Wallaces Farmer

Iowa Extends Harvest Weight Limit Exemption

Due to weather delays and the size of this year's corn harvest, there is still a large amount of farm-based truck traffic statewide.

Rod Swoboda 1, Editor, Wallaces Farmer

November 17, 2007

1 Min Read

Iowa Gov. Chet Culver announced on November 15 that he has extended the temporary weight limit exemption for hauling crops during harvest for an additional 30 days. The exemption was due to expire November 15.

As previously reported the action increases the weight allowable to 88,000 pounds gross weight but does not affect interstate and bridge weight limits. It also increases the permitted weight per axle (or axle pair) by 10%.

The proclamation pertains to shipment of corn, soybeans, hay, straw and stover to 88,000 pounds gross weight without the need for an oversize or overweight permit. "We are doing this in an effort to help farmers move this year's record corn harvest," says Culver.

The proclamation directs the Iowa Department of Transportation to monitor the operation of the program and to assure the public's safety and facilitate the movement of the trucks involved. "It is important to note in the wake of the Minnesota bridge collapse this past summer that this exemption does not change the lower weight limits as posted on bridges and overpasses and interstate highways in Iowa," says Culver. "Farmers who are transporting grain are also required to follow their vehicle safety standards on axle weights as well."

About the Author(s)

Rod Swoboda 1

Editor, Wallaces Farmer

Rod, who has been a member of the editorial staff of Wallaces Farmer magazine since 1976, was appointed editor of the magazine in April 2003. He is widely recognized around the state, especially for his articles on crop production and soil conservation topics, and has won several writing awards, in addition to honors from farm, commodity and conservation organizations.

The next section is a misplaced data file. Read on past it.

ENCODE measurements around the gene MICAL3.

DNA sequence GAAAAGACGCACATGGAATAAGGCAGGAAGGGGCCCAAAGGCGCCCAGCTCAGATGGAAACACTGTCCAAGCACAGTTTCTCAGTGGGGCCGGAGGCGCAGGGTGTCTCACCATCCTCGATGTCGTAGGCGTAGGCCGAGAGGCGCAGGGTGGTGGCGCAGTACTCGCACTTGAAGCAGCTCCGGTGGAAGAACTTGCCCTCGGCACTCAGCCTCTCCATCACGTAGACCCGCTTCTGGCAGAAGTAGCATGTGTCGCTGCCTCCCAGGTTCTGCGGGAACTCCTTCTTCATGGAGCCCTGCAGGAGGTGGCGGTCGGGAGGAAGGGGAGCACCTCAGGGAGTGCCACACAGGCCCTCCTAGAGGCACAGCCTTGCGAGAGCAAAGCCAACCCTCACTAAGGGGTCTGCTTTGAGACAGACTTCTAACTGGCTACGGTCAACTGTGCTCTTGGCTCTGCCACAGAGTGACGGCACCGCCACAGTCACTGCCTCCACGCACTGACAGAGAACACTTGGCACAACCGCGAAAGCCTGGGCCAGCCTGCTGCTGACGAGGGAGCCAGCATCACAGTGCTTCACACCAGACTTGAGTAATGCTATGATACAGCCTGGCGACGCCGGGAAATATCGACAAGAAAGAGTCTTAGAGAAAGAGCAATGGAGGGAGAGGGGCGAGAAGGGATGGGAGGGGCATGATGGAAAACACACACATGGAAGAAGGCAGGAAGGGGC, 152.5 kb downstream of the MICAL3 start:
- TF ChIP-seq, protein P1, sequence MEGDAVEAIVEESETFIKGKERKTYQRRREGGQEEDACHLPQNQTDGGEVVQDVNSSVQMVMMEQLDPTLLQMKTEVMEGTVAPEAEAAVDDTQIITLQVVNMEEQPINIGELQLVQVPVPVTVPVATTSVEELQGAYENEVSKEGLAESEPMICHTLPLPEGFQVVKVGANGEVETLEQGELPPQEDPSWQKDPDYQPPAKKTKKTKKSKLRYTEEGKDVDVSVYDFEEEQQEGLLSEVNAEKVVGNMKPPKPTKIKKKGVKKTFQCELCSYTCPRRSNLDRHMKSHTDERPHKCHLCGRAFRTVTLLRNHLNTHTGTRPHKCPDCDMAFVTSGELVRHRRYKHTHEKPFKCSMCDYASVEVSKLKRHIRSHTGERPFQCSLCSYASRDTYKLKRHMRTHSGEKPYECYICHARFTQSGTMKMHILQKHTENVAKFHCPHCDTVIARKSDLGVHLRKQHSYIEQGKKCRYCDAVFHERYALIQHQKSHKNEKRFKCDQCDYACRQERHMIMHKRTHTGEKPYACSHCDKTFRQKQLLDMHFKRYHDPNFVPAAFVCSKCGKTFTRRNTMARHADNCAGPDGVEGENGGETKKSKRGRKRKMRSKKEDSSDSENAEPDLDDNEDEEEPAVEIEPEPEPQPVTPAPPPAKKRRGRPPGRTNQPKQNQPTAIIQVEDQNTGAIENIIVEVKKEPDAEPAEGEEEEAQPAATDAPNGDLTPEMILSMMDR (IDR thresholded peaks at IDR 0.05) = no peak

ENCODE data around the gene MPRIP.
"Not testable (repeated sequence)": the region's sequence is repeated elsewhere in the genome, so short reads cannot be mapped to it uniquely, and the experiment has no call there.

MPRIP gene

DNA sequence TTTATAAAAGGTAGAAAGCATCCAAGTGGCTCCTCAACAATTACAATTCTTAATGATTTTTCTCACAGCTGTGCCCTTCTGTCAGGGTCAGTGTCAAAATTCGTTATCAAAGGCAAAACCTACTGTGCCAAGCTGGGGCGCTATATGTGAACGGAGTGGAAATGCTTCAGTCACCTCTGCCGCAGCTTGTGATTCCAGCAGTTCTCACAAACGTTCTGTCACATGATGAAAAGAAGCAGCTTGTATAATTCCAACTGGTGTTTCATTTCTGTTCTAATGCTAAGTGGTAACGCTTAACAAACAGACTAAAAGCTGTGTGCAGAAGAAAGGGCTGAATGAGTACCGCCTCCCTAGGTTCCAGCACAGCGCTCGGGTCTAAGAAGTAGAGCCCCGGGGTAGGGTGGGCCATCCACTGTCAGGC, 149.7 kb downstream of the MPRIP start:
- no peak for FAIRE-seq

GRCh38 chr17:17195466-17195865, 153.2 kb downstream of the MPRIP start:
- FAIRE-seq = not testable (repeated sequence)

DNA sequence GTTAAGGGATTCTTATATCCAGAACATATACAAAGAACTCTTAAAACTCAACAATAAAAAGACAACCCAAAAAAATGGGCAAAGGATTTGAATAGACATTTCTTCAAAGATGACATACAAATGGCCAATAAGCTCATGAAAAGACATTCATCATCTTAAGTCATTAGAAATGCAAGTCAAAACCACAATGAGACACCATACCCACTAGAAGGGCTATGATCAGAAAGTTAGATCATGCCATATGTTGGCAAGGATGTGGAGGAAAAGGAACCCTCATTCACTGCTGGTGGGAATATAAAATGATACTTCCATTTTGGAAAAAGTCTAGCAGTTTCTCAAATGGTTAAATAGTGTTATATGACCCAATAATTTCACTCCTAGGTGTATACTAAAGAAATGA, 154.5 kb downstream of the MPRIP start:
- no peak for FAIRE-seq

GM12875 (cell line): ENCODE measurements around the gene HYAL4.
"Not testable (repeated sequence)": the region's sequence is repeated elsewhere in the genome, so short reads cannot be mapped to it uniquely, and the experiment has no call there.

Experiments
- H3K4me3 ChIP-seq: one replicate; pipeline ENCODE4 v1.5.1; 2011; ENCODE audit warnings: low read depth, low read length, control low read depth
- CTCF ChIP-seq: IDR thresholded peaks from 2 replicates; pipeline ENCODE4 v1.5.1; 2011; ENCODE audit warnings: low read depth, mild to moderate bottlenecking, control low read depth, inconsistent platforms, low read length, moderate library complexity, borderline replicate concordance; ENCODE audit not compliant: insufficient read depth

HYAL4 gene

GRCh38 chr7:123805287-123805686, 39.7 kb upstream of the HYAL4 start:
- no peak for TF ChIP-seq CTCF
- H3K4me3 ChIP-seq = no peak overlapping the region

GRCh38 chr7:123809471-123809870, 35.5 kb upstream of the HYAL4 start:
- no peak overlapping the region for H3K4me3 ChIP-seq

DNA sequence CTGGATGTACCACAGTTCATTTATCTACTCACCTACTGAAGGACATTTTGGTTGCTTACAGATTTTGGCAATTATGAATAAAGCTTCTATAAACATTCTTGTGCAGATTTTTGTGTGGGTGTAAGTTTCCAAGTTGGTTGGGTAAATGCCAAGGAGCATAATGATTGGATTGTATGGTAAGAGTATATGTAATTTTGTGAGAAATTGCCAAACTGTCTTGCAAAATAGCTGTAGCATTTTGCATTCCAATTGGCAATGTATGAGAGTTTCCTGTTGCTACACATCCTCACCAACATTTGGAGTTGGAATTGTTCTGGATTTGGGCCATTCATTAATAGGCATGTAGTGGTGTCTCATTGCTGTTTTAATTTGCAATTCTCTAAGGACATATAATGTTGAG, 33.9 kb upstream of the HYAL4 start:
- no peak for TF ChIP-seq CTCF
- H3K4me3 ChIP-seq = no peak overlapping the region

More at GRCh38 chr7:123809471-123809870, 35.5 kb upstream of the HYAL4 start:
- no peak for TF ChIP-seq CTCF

"As only the tenth person to hold the position of Wallaces Farmer editor in the past 100 years, I take seriously my responsibility to provide readers with timely articles useful to them in their farming operations," Rod says.

Raised on a farm that is still owned and operated by his family, Rod enjoys writing and interviewing farmers and others involved in agriculture, as well as planning and editing the magazine. You can also find Rod at other Farm Progress Company activities where he has responsibilities associated with the magazine, including hosting the Farm Progress Show, Farm Progress Hay Expo and the Iowa Master Farmer program.

A University of Illinois grad with a Bachelors of Science degree in agriculture (ag journalism major), Rod joined Wallaces Farmer after working several years in Washington D.C. as a writer for Farm Business Incorporated.

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